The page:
Principles of per cola et commata

The practice of dividing text lines by clause and phrase units (per cola et commata) was used for educational purposes by the ancient Romans. St. Jerome, as he says in his prologue, also used this for the benefit of readers in his new translation of the books of the prophets. Units may consist of noun phrases, appositives, adjective phrases, prepositional/ablative phrases, participial phrases, ablative absolutes, subordinate clauses, or items of a parallel list (especially tricola), etc. Smaller grammatical units may be combined to form larger rhetorical units. It is the editor’s choice whether to divide the lines by the smaller units or combine smaller units on one line; I sometimes mark separate smaller units within a line with a line: |.
The system of indentation is not original to the ancient Romans, but my own. Appositives and modifiers (including adjectival relative clauses, participial phrases, etc.) are lined up under their noun-head. Parallel items or clauses are also lined up.
A sentence usually begins flush left. Subordinate clauses or units are indented. Successive parts of a subordinate clause or the main sentence may be lined up or indented, but are never farther left than the beginning of the clause. The resumption of an interrupted clause is lined up where the end of the previous part ended. Subordinate clauses may be lined up under the words that set them up (e.g. result clause under a tam) or lined up with the end of the verb introducing the clause (e.g. verb of saying for indirect statement, verb of commanding for indirect command); if the unit will not fit under indented this way, it is indented farther back, but not to the left of the beginning of the previous clause. Subordinate clauses may be marked by [ ].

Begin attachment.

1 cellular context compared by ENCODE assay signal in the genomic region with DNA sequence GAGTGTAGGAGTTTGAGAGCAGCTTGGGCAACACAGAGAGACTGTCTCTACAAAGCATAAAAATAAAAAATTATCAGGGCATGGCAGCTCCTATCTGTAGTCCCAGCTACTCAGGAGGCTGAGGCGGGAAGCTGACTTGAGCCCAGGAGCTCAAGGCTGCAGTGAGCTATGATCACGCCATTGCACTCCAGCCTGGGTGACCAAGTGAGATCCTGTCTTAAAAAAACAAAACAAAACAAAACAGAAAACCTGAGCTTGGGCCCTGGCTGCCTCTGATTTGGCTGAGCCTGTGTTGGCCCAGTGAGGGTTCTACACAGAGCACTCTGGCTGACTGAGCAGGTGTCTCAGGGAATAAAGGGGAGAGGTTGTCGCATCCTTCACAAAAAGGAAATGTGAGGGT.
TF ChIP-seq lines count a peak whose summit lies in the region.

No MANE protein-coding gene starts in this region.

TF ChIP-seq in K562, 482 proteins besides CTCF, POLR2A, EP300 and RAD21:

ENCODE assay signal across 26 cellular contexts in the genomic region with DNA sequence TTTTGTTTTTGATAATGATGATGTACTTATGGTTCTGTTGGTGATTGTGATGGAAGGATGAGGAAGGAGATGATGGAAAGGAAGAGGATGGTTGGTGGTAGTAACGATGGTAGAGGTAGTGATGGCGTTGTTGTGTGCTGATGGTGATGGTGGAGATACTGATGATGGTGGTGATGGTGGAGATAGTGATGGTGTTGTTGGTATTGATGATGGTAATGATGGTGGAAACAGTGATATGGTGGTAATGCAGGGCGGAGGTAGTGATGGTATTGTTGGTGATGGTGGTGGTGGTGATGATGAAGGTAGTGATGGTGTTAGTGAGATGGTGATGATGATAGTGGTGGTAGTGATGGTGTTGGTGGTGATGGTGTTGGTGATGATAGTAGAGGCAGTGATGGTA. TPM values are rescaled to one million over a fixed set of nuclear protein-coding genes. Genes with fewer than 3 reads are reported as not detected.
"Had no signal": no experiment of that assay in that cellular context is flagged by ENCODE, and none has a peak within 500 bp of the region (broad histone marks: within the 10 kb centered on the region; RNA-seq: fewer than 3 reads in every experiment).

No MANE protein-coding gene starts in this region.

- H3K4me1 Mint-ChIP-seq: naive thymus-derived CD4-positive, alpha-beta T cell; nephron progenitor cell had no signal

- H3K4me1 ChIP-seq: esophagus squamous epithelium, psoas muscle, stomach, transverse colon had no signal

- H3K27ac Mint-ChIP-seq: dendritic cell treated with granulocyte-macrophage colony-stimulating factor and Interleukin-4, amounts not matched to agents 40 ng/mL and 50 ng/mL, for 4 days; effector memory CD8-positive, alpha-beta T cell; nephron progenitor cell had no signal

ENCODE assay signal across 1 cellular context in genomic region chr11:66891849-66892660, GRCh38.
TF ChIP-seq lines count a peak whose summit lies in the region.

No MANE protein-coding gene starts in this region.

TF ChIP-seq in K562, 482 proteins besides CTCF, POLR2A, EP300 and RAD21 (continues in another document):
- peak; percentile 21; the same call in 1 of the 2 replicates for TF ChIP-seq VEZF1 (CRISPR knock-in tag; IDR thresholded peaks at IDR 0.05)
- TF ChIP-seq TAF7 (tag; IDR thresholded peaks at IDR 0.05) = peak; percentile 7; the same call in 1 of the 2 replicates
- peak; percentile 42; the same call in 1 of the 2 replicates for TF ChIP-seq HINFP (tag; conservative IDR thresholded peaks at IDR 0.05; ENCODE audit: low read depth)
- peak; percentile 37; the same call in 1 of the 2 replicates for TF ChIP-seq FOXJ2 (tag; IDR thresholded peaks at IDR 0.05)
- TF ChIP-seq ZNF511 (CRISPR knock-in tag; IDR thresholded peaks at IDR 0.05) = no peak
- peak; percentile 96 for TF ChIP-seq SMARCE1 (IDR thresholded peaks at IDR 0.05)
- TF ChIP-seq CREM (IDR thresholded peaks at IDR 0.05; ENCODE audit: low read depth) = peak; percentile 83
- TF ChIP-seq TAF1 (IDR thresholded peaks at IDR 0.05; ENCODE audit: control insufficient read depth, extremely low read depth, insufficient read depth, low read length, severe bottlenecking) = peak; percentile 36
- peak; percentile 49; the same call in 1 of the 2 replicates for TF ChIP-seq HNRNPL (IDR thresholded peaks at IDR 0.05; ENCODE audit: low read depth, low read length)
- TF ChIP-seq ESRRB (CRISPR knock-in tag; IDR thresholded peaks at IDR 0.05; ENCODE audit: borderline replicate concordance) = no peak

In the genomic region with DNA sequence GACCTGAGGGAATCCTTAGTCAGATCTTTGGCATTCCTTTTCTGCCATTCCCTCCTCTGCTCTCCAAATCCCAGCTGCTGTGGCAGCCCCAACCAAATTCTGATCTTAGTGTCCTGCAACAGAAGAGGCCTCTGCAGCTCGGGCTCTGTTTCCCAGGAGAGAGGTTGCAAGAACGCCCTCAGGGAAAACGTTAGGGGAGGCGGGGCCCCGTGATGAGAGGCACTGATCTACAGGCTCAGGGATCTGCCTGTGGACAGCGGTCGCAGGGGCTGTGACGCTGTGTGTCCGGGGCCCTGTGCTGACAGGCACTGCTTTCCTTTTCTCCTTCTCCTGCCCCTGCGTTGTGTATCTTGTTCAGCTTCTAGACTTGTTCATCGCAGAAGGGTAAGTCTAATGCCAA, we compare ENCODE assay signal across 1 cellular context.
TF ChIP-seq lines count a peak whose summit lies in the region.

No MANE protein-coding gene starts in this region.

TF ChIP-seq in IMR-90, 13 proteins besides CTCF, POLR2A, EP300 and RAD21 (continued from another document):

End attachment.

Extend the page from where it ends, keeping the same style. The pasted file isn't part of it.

A single word is not usually on a separate line unless it is a member of a parallel list or sets up something.
We the people of the United States,
[in order to form a more perfect union,
establish justice,
insure domestic tranquility,
provide for the common defense,
promote the general welfare,
and secure the blessings of liberty
to ourselves and our posterity,]
do ordain
and establish this Constitution
for the United States of America.

For more, see my article: “A Structural Arrangement of Text to Facilitate Reading,” Classical Journal 102.3 (2007) 291-303. (Available on JSTOR).